A novel strategy for the isolation of luxl homologues: evidence for the widespread distribution of a LuxR:Luxl superfamily in enteric bacteria
Article first published online: 27 OCT 2006
Volume 10, Issue 3, pages 511–520, November 1993
How to Cite
Swift, S., Winson, M. K., Chan, P. F., Bainton, N. J., Birdsall, M., Reeves, P. J., Rees, C. E. D., Chhabra, S. R., Hill, P. J., Throup, J. P., Bycroft, B. W., Salmond, G. P. C., Williams, P. and Stewart, G. S. A. B. (1993), A novel strategy for the isolation of luxl homologues: evidence for the widespread distribution of a LuxR:Luxl superfamily in enteric bacteria. Molecular Microbiology, 10: 511–520. doi: 10.1111/j.1365-2958.1993.tb00923.x
- Issue published online: 27 OCT 2006
- Article first published online: 27 OCT 2006
- Received 21 December, 1992; revised 25 May, 1993; accepted 16 July, 1993.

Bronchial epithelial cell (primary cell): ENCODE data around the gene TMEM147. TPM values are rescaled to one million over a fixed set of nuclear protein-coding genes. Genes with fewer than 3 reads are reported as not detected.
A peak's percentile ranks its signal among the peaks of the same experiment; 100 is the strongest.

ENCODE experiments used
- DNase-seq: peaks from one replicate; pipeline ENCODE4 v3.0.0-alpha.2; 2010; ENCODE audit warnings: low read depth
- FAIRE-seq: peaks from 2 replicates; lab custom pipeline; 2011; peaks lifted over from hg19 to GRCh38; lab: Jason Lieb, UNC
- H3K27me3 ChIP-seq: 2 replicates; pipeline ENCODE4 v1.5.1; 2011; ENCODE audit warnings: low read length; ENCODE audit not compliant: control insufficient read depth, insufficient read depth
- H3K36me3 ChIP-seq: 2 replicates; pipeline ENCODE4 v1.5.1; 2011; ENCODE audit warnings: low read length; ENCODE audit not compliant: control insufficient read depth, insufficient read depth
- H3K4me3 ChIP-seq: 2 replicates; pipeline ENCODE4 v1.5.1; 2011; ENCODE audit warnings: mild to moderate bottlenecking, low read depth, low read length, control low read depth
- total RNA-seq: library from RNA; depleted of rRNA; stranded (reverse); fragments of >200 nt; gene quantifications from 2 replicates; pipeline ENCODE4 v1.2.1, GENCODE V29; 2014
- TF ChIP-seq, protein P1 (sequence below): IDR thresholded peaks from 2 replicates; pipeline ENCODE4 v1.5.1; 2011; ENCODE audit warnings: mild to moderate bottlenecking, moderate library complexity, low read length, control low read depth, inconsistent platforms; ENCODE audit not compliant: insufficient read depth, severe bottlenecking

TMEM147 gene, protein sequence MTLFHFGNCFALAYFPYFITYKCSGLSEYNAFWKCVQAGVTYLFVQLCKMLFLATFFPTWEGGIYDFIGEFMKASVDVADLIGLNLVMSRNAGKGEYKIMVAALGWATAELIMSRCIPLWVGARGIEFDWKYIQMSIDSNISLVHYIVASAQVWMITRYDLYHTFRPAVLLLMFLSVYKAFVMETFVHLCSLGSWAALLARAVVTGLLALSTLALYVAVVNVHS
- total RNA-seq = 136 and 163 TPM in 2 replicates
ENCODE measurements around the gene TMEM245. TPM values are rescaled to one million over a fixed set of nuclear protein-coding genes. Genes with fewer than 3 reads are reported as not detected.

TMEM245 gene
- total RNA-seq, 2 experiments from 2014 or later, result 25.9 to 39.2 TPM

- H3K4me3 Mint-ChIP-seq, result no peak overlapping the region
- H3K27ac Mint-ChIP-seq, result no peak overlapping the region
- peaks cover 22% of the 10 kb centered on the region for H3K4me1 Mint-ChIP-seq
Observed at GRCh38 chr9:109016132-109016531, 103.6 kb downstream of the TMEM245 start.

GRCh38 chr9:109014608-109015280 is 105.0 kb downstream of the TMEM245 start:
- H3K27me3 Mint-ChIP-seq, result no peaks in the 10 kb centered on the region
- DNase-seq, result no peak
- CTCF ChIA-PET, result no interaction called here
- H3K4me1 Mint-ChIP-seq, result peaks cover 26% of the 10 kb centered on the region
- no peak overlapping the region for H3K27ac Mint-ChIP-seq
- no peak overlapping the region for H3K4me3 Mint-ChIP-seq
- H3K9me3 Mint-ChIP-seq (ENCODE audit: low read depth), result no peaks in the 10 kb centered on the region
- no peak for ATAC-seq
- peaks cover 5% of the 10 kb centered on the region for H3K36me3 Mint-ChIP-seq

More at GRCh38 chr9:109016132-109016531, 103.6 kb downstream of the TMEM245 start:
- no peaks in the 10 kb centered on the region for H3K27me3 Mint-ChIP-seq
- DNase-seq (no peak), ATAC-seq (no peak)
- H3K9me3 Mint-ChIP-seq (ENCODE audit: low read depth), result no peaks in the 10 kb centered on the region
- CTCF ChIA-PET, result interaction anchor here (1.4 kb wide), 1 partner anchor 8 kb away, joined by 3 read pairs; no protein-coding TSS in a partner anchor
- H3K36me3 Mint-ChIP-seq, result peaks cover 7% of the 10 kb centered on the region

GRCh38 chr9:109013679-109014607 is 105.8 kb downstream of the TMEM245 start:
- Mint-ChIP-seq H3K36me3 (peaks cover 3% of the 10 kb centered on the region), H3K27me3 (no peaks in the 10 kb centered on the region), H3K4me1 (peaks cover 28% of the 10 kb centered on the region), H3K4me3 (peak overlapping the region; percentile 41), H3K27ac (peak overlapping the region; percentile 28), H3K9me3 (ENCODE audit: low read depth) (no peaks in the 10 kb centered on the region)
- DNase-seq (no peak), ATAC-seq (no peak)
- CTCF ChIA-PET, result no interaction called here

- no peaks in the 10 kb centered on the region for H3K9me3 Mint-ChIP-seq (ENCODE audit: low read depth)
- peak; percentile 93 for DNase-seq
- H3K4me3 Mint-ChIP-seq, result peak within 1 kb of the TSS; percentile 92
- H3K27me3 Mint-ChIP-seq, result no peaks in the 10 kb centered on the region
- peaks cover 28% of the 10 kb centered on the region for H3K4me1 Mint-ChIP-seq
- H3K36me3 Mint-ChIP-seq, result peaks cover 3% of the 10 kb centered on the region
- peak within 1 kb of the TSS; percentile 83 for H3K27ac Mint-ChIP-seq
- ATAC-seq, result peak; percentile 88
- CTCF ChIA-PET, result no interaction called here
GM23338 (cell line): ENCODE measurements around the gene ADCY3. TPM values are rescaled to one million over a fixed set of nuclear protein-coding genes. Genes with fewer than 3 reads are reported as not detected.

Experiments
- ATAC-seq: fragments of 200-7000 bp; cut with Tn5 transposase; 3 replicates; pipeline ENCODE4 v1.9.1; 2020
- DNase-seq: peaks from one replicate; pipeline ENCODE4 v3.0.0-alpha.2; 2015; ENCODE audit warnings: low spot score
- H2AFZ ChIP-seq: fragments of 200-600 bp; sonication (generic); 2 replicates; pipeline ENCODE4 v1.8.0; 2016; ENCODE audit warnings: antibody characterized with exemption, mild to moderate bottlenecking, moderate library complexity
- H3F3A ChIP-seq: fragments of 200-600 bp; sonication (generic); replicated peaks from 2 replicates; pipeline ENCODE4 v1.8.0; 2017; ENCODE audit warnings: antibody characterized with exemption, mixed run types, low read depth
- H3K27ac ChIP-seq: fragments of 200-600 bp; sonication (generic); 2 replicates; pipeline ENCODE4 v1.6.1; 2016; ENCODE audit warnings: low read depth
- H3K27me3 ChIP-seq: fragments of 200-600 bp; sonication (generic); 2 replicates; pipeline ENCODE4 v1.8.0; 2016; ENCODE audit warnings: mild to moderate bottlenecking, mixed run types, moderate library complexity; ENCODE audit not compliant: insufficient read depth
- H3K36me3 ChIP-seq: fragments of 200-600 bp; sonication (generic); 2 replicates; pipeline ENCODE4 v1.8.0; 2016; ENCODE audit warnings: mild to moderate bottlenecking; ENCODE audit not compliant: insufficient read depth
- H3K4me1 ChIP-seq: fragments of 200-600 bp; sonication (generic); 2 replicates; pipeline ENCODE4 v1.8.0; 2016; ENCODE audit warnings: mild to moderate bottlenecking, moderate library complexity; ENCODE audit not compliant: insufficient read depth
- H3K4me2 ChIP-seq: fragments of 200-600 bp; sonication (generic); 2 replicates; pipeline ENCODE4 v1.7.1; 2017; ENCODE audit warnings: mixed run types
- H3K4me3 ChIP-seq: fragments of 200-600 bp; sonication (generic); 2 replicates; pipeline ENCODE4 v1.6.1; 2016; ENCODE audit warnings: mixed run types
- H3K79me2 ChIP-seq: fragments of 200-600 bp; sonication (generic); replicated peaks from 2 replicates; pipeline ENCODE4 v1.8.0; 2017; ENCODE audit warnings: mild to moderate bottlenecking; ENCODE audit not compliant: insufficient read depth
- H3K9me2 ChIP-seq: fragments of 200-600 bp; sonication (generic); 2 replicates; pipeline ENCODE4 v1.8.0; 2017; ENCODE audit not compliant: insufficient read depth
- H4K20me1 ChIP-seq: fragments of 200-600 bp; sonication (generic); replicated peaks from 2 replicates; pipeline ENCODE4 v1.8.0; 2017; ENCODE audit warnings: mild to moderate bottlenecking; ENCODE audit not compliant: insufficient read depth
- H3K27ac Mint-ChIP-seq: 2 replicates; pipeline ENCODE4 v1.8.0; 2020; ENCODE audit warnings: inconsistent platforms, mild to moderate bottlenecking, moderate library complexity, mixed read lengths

The pheromone N-(3-oxohexanoyl)-L-homoserine lactone (OHHL) regulates expression of bioluminescence in the marine bacterium Vibrio fischeri, the production of carbapenem antibiotic in Erwinia carotovora and exoenzymes in both E. carotovora and Pseudomonas aeruginosa. A characteristic feature of this regulatory mechanism in V. fischeri is that it is cell density-dependent, reflecting the need to accumulate sufficient pheromone to trigger the induction of gene expression. Using a lux plasmid-based bioluminescent sensor for OHHL, pheromone production by E. carotovora, Enterobacter agglomerans, Hafnia alvei, Rahnella aquatilis and Serratia marcescens has been demonstrated and shown also to be cell density-dependent. Production of OHHL implies the presence in these bacteria of a gene equivalent to luxl. Chromosomal banks from all five enteric bacteria have yielded clones capable of eliciting OHHL production when expressed in Escherichia coli. The luxl homologue from both E. carotovora (carl) and E. agglomerans (eagl) were characterized at the DNA sequence level and the deduced protein sequences have only 25% identity with the V. fischeri Luxl. Despite this, carl, eagl and luxl are shown to be biologically equivalent. An insertion mutant of eagl demonstrates that this gene is essential for OHHL production in E. agglomerans.